How to Decide Whether or Not to Change the Format of Your Comic

« How to Give Someone Advice About a Major Purchase | How to Ask Someone "What's Up" with One of Their Body Parts »

Reader Comments (59)

LOL funny just last week I was wondering "how the hell does he manage to come up with new ideas within that format every time" :-D

December 10, 2011 | Unregistered CommenterMattia Landoni

I suggest you get help from a nationally syndicated cartoonist to rework your comic to better fit a 3-panel format.

December 10, 2011 | Unregistered CommenterGreg E

Really loved this one.

Feel free to keep repeating yourself - You are like a whoopee cushion - funny every time!

Hmm... Let's see how could you do this again?
- How to reduce, reuse, and recycle.
- How to be meta.
- How to emulate (insert the name of some band that is past their prime and rely on the success of past hits - Kiss? The Rolling Stones? Alice Cooper?)
- How to revive your career by doing a Christmas version (title needs work...)
- How to admit that Scott Adams was right (But don't change your comic - this is JUST a topic!)
- How to proove that Scott Adams was wrong

December 10, 2011 | Unregistered CommenterBrent Kobayashi

changing the format? I dont know how I feel about this.

I FEAR CHANGE!!!!

actually screw that, Do what you want Mr. Meyer. It's you baby. I will still visit and buy the occasional book.

December 10, 2011 | Unregistered Commenterisiah

Never change. Change is for the weak. Look at the aztecs: did they do a U-turn once the spanish arrived? No, they just kept sacrificing their people on the altar of blood, and that's exactly what you should do.

December 10, 2011 | Unregistered Commenterlin

Ah, this kills me. The whole strip... "It's surprisingly hard to criticize you." "Thank you." ha ha ha....

You could change the name to BASIC INSULTS. Pretty much the same content, only tighter and leaner.

December 10, 2011 | Unregistered CommenterTerraHertz

I barely notice the instructions, anyway. To me, they just sort of form a general context for the witty dialogue in that panel. Personally, I wouldn't mind if you reused the instructions word-for-word as long as the dialogue was new.

In fact, that could be a fun experiment. Maybe you should try rewriting some old comics with the same instructions but different comics for a week.

December 11, 2011 | Unregistered CommenterBill

I like how Misty elbows her way out of the panel that says "devise a subtle way to alter it."

December 11, 2011 | Unregistered Commentertimbo

reorganization of my debt to my readers

I know you couldn't change the dialogue without wrecking the joke or going OOC, but you don't owe us anything, rather the reverse.

I think there can be a lot of value in creating art in a restricted medium. When George Lucas had to devote his genius to making movies within a budget and within the then state of the art, we get Star Wars and Empire Strikes Back. When he had the power to do what the hell he wants without limitation, we get Jar Jar.

This is a great format. I love the interplay between the instructive text and what Scott the character is up to. I wouldn't care in the slightest if topics are revisited every now and again with transparently reworded titles.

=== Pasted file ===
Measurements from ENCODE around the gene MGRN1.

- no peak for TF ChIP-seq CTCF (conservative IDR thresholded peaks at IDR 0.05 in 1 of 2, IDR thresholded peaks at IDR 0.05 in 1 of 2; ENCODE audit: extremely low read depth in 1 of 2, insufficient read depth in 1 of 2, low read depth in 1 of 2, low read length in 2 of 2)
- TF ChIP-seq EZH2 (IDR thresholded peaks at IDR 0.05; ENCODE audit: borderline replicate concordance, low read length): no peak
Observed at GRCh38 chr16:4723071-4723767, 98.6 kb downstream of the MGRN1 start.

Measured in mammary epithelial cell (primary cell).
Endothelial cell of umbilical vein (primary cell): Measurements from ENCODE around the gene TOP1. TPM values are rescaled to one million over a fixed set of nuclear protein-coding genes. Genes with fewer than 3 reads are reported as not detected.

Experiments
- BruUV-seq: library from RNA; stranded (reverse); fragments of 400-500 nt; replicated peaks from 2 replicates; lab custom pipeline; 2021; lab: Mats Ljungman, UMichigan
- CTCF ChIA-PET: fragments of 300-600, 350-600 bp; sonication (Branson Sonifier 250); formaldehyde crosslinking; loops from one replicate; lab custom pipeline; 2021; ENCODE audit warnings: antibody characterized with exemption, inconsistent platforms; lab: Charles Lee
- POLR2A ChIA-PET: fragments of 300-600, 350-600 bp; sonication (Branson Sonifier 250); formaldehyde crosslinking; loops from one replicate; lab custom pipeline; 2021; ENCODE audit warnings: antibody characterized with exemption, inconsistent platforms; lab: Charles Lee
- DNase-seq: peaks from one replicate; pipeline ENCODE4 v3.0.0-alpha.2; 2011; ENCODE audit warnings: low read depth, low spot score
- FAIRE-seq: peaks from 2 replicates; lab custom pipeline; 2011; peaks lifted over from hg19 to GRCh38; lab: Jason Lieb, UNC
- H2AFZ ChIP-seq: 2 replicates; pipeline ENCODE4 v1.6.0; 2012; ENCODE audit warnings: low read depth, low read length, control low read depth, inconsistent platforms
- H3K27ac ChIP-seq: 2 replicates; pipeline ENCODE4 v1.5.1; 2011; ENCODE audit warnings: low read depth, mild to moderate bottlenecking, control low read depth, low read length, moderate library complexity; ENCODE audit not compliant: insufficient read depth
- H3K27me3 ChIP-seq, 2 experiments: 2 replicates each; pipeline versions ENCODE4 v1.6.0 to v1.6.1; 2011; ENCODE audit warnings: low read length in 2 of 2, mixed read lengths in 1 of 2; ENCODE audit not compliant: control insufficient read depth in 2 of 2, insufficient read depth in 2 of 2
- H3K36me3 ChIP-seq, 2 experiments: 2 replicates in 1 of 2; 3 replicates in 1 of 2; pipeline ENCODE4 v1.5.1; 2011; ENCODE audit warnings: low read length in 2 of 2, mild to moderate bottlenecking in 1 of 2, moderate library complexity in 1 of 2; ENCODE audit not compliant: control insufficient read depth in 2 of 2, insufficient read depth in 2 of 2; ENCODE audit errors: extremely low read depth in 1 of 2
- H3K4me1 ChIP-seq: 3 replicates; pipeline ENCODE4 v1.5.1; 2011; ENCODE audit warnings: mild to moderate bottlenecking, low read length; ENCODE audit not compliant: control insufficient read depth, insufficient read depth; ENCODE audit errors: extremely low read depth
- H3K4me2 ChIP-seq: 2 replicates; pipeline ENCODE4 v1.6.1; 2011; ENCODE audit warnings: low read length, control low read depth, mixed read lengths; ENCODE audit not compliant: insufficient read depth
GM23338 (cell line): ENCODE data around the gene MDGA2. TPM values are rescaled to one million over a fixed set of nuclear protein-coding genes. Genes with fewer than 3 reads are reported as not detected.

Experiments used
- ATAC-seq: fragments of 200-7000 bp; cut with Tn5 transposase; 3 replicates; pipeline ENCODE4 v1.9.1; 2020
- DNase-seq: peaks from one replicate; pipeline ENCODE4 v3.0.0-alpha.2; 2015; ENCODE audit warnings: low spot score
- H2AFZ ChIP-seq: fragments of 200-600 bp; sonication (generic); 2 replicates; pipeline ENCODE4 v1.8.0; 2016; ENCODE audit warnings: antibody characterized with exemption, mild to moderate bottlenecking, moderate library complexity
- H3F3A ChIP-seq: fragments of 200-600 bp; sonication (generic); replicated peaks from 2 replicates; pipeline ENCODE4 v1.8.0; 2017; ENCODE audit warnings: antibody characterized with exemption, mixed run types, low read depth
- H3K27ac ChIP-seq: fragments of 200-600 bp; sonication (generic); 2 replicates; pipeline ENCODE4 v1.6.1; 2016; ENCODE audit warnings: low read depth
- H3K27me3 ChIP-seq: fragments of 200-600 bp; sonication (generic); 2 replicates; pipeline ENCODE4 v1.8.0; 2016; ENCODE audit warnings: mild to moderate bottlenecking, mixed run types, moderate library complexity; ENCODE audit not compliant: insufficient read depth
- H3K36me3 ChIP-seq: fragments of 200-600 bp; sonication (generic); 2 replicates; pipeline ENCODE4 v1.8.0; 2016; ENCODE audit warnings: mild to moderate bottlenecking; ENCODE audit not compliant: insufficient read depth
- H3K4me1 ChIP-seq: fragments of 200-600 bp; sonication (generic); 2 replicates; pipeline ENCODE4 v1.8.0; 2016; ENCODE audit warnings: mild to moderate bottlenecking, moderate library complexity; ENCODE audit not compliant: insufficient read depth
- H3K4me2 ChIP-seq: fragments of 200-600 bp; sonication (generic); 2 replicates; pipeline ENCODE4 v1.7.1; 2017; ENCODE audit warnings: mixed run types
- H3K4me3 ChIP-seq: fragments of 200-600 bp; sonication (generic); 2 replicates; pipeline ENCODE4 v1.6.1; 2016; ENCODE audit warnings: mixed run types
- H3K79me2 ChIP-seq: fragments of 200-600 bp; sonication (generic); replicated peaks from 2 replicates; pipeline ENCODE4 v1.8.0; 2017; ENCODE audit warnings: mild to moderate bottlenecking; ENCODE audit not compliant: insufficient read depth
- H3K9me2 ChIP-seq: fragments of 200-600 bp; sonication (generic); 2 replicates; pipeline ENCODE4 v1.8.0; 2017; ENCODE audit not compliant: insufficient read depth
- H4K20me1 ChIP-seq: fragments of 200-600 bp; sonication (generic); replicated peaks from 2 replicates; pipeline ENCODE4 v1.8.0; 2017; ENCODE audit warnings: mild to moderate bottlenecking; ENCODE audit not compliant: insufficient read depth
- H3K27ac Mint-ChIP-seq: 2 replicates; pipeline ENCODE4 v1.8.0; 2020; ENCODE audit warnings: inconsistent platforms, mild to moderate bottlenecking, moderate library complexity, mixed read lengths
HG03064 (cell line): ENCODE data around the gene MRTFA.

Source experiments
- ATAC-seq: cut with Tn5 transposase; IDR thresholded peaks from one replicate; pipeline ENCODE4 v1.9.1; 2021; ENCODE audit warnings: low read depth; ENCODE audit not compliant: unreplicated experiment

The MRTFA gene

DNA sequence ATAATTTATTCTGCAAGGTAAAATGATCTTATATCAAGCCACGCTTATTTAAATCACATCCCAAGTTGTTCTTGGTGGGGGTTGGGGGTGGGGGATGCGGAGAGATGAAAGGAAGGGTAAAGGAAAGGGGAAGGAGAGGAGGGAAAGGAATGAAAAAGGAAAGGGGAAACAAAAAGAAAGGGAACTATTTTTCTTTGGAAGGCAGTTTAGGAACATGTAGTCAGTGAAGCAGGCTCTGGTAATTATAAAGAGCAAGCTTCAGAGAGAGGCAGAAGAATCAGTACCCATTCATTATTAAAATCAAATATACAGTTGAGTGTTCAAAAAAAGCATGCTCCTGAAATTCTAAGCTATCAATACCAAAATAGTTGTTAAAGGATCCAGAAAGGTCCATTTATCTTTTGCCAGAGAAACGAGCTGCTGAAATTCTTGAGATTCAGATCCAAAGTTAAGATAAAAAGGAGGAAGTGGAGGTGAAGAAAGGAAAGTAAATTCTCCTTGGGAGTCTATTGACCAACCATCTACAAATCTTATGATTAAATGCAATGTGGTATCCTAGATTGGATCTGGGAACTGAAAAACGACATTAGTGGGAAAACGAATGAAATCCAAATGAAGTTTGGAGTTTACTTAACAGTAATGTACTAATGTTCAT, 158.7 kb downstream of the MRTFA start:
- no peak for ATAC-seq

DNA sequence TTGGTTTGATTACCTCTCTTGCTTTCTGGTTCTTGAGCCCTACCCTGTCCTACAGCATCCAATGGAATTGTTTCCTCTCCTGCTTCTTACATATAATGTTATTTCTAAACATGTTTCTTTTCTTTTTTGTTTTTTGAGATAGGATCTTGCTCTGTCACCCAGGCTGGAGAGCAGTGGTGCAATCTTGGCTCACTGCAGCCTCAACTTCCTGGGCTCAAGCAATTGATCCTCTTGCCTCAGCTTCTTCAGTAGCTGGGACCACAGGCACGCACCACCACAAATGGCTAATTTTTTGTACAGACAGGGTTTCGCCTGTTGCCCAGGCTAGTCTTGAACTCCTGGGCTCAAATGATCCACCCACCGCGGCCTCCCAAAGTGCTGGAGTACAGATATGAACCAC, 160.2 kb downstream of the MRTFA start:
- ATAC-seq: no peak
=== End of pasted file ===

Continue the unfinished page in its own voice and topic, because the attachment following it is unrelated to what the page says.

December 11, 2011 | Unregistered CommenterJoshua

So will "BI" be getting pairing fans and fanfic soon? Will there be "ship wars" over whether Scott/MulletBuss or Scott/Rick is the best "OTP"?

December 11, 2011 | Unregistered CommenterRoy

Scott Adams doesn't recycle? What major comic or cartoon doesn't recycle? I can't remember the last time i read a comic here i didn't enjoy - and that includes the reruns. Mostly.

How to Accept Limitations. How to Enjoy Getting Older. How to Reassure People Through Routine. How to Stick to What You Do Well. How to Know When to Shut Up.

December 12, 2011 | Unregistered Commenterbriligg

I would also add that Dinosaur Comics proves that you are never truly restrained. A rigid format can in fact foster deeper creativity.

December 12, 2011 | Unregistered Commentermoops

If you change the name to BI, you'd get a LOT more traffic.

December 12, 2011 | Unregistered Commenterbrady_kj@hotmail.com

I'm not a zombie, but I still want your brain.

December 13, 2011 | Unregistered CommenterTroyG

The first panel is coffee-through-the-nose funny. Don't worry about revisiting a subject. I mean virtually no one listens to instructions the first time on anything. This is the funniest strip since Dilbert, in fact, you frequently surpass Dilbert on the Laugh-O-Metter. Keep it up.

December 13, 2011 | Unregistered CommenterElyob

How many great strips revisited themes?

Lucy pulling the ball away from Charlie Brown ring a bell?

Calvin and Hobbes may be the greatest comic strip I ever read, and a good half of his strips went back to about six themes.

Don't regret working the same mine just because it keeps giving you all this boring gold.

December 14, 2011 | Unregistered CommenterChris Kelley

Chris Kelley's comment is brilliant!

December 14, 2011 | Unregistered CommenterByron Black

I just read the dialogue and ignore the caption/instruction part. It tends to make the comic funnier, for me.

December 24, 2011 | Unregistered Commentermordredlefay

If you find the format limiting maybe you should just take a break from Basic Instructions and start a new project. I am sure that most of us would not think any less of you for it.

December 24, 2011 | Unregistered CommenterGregory Bogosian

PostPost a New Comment

Enter your information below to add a new comment.
Author Email (optional):
Author URL (optional):
Post:
 
Some HTML allowed: <a href="" title=""> <abbr title=""> <acronym title=""> <b> <blockquote cite=""> <code> <em> <i> <strike> <strong>